Newell's Creek and SA Relf, Buladelah, NSW

Continuing with our stories from 2015 about those who work in the North Coast Timber industry. For the full document click on the following link

Bulahdelah is the hub of a fertile and productive region, set on the banks of the Myall River in the heart of the Great Lakes at the southern end of the North Coast timber industry.

The area has a strong background in farming, mining, tourism and timber and is home to the 'Grandis' - a flooded gum (Eucalyptus grandis) reputed to be the tallest tree in NSW, more than 400 years old.

For over 75 years and five generations of the Dorney family, the Newells Creek Sawmilling Company and its sister firm SA Relf & Sons have been a foundation stone of the local economy. Current employment of the combined operation is over 100 employees, many of whom are highly skilled. The current managing directors are three brothers, Anthony, Glen and Gary Dorney, sons of Royce Dorney who started working at the mill in 1952 at the age of fifteen, sadly Royce passed away in 2008.

Despite a difficult operating environment, both mills have prospered during this time with considerable attention being paid to niche production.

Image Newells Ck, 22 October, 2014.png "These days you can't have a viable timber operation without a solid market for residue and lower grade salvage timber to support top end quota logs" said Anthony Dorney. "Accordingly, not only do we concentrate on high value products such as decking, flooring and hardwood building materials, we supplement these uses by supplying products from salvage timber for use as mining timber, a variety of specialised fencing materials, frames for the oyster industry, pallet timber, palings, pegs and other. Wood chip is sold to power stations and we even supply sawdust, a by-product of the timber milling process, to nearby chicken farms. Ultimately these fines, once enriched by the chickens are spread on pastures to act as a very effective fertiliser. With sharp increases in electricity process we also produce block firewood for which there is also a healthy seasonal demand" said Anthony.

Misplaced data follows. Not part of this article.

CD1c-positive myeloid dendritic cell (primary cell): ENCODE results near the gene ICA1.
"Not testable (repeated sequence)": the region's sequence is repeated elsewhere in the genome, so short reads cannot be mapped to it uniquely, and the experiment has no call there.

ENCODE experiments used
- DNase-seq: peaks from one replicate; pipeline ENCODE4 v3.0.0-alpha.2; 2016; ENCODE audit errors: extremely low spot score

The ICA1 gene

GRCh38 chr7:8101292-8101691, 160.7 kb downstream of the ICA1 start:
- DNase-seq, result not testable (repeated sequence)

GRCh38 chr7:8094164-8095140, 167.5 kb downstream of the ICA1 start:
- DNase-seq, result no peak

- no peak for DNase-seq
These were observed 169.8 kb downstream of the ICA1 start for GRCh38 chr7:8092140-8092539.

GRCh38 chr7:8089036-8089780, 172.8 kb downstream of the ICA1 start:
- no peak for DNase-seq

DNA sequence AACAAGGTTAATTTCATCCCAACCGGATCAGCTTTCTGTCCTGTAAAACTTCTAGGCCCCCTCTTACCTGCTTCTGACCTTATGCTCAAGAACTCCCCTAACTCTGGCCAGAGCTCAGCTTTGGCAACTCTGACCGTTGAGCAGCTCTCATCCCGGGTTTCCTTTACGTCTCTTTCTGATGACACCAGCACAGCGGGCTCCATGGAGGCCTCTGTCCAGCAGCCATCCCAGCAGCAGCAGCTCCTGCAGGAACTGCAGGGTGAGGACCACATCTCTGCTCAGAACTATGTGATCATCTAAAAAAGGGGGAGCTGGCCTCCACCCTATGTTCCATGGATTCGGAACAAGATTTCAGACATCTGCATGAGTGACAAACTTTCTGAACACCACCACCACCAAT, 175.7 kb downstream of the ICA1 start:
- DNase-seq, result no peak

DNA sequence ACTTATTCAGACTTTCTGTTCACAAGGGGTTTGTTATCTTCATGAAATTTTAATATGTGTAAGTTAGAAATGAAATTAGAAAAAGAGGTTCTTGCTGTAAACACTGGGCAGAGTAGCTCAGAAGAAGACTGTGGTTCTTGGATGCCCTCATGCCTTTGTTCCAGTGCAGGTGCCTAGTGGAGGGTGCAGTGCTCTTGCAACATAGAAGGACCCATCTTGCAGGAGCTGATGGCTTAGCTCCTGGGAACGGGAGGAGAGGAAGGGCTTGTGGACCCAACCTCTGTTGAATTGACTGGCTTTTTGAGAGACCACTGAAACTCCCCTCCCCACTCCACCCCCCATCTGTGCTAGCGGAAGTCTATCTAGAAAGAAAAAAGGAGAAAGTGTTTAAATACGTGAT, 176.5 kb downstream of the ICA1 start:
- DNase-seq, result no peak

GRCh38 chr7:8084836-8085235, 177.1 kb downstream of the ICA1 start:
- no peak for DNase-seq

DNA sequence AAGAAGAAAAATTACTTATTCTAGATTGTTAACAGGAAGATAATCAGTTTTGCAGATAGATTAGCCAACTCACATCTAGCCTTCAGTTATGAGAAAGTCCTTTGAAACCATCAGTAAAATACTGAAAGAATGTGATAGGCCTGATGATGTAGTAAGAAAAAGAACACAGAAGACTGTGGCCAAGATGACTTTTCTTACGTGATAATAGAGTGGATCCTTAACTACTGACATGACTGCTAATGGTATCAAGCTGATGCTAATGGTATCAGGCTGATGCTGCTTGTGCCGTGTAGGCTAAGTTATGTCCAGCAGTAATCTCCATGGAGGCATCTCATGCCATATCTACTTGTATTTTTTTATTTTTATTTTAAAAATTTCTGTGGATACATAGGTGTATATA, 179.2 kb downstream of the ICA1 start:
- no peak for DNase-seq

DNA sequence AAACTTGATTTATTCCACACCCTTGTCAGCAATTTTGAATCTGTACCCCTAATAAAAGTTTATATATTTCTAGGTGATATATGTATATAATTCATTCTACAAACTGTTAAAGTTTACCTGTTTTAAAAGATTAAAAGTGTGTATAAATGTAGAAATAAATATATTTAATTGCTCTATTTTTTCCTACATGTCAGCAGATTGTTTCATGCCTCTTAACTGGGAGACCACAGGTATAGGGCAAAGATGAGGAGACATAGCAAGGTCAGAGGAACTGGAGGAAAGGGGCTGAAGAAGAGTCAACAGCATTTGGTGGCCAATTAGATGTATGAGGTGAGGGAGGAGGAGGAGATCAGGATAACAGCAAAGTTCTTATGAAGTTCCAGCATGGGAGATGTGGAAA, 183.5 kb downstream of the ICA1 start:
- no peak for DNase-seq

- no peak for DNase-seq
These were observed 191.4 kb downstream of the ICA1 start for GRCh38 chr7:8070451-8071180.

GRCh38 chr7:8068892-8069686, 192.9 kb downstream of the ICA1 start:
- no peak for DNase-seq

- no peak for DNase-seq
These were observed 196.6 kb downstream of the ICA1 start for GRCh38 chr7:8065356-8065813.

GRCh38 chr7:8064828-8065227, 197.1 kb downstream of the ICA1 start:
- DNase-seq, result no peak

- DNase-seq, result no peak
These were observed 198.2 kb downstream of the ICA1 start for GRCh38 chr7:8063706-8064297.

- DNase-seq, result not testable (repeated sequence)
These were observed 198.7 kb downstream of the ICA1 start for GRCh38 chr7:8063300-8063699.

Our hardwood timbers are normally kiln dried to accelerate, by about double, the alternative air drying process.
Image - Relfs flooring 3 june, 2015.jpg"We endeavour to control most of the components of our value-chain enabling us to quickly adapt to changing circumstances and varying market demands. We have planted a small plantation with Black Butt, Blue Gum and Spotted Gum plantations, invested in a weighbridge and a bulk fuel facility at SA Relf and Sons mill, we also employ a team of five mechanics/boilermakers to support our fleet of logging trucks and harvest machinery at Newell’s Creek Sawmill " said Anthony. (Image shows decking manufactured from Tallowood)

This is an excellent timber value-adding operation. We should all be paying close attention to these types mature, competitive manufacturing businesses because of their significance to regional economies in terms of their direct effect (employment, output, income and value-added) but also the flow-on effects to smaller firms that are dependent upon them. For every $1 that is generated in North Coast timber industries a further $0.8 to $1 is generated elsewhere in the economy. Firms such as Newells Ck Sawmilling Company and SA Relf are surely the future of regional economies.

In the words of Business Advisor, Marius Heymann, himself a passionate forester with many years of experience in forestry and sawmilling both in South Africa and Australia, “this is a straightforward mill operation with a good flow and strong emphasis on value-adding. Everything is utilised in keeping with the Company's philosophy of environmental sustainability, safe working environment for the workers and employment opportunity for the community of Bulahdelah”.

A wide range of North Coast timbers are used at both the Newells Creek and SA Relf operations including Tallowwood, Ironbark, Black Butt, Blue gum, Flooded gum, Brush Box and Stringybark to name a few of the prominent species used.